The Irish Cancer Society has officially launched its annual free conference for cancer survivors, including those from Kildare and their families, entitled Living Well with Cancer.
This year’s conferences will take place in Galway on 15 September at the Clayton Hotel, Ballybrit, and in Cork on 22 September at the Clayton Hotel, Sliver Springs.
Up to 800 cancer patients, survivors and their supporters from across Ireland, will travel to Cork or Galway to attend this unique event. The conference will include practical information sessions such as Advances in Cancer Treatment, Dealing with Fatigue, Sexuality and Intimacy after a Cancer Diagnosis. There will also be workshops on Exercise and Diet, Improving Self Confidence, Mindfulness for Daily Living and Returning to Work.
Irish Cancer Society CEO, Averil Power said, “More than 150,000 people are now living with or beyond cancer in Ireland and there is a growing need to understand and recognise the life changing implications that a cancer diagnosis can have for both the patient and their loved ones.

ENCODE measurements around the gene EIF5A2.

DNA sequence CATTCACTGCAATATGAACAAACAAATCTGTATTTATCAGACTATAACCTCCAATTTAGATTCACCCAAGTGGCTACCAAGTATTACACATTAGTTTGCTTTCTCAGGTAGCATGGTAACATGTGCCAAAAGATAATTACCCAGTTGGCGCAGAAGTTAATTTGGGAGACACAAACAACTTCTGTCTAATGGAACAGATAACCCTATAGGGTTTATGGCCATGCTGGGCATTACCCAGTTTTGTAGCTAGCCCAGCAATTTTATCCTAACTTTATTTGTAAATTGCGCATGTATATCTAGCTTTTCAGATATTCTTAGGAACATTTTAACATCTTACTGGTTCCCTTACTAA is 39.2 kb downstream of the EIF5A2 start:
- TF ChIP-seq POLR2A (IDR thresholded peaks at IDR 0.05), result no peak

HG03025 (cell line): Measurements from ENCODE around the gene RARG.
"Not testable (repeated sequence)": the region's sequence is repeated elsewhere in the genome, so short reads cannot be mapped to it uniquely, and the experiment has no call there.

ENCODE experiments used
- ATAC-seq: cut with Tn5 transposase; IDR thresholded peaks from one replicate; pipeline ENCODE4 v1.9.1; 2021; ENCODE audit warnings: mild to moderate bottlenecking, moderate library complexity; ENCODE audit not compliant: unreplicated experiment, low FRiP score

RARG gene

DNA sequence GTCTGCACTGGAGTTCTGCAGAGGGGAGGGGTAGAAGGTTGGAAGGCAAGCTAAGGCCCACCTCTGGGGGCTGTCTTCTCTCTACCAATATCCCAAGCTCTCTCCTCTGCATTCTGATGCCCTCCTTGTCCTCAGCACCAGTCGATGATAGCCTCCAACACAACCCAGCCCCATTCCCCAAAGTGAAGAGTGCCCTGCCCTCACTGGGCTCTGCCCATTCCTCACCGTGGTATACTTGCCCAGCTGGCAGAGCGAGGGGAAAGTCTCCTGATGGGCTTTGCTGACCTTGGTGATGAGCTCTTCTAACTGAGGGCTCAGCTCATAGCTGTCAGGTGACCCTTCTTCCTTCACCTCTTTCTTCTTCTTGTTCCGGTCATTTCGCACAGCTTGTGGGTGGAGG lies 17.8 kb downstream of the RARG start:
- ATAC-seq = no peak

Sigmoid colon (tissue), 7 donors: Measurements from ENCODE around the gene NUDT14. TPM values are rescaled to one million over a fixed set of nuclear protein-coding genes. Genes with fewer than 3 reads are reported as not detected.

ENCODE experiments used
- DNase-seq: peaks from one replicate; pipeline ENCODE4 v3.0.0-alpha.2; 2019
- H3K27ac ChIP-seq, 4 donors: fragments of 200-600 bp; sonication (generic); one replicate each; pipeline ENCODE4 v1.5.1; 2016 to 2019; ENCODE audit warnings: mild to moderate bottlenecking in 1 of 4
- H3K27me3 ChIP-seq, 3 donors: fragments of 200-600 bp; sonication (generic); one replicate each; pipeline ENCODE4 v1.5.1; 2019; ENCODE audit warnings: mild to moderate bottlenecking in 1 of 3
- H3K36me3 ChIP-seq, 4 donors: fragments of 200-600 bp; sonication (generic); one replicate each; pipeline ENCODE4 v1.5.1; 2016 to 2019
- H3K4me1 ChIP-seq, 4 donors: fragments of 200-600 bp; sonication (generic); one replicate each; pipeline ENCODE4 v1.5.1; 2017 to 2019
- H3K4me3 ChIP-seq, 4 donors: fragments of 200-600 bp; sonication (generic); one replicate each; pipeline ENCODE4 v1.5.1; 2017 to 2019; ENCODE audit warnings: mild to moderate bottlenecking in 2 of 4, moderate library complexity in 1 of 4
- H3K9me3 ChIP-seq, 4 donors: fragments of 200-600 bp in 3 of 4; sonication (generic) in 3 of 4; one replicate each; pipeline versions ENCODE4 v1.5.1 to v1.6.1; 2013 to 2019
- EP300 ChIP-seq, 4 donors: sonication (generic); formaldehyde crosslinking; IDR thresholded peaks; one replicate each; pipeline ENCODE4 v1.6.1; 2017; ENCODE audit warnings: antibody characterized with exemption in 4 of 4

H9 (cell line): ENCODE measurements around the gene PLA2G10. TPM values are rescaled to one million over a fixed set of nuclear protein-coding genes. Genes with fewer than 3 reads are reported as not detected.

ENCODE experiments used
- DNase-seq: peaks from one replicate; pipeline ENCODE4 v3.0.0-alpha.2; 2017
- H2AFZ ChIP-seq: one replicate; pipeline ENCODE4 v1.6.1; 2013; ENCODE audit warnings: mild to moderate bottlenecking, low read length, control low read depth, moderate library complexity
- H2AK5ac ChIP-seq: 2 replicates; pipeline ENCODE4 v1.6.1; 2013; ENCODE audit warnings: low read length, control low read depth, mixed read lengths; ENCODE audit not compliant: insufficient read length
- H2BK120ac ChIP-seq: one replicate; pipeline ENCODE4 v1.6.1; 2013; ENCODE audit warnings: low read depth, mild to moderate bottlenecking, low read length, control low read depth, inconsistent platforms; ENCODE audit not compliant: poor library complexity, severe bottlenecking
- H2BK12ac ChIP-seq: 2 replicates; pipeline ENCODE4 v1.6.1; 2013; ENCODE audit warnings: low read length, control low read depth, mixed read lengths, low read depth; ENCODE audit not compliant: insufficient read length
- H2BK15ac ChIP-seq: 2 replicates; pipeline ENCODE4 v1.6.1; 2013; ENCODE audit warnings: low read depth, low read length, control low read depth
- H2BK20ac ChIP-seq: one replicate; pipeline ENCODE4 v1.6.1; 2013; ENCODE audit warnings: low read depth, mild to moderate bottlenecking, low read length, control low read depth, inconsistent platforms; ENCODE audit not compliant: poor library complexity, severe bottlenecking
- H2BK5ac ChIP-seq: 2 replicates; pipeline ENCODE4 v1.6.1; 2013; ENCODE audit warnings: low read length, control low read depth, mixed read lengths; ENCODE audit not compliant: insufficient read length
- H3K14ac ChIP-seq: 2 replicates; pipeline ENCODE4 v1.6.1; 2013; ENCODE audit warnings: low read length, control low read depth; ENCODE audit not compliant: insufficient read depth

“I am delighted to announce the details of our annual conference, which for the first time will take place in two locations around Ireland. We hope that by bringing the conference to two locations it will encourage more people than ever before to attend. Now in its 25th year, this event is an essential part of the Society’s work. It allows us to share stories, learn about new issues and most importantly, support each other in the process.
“Delegates will be offered the opportunity to engage with cancer experts with a particular emphasis on the emotional and psychological effects of cancer and keeping well into the future. Bringing survivors together so that they may befriend and support each other is a powerful way of improving the lives of those living with cancer,” Ms. Power concluded.
For more information or to register to attend the conference visit the website or email firstname.lastname@example.org or call our Cancer Nurseline on 1800 200 700.
READ MORE: Kildare cancer survivors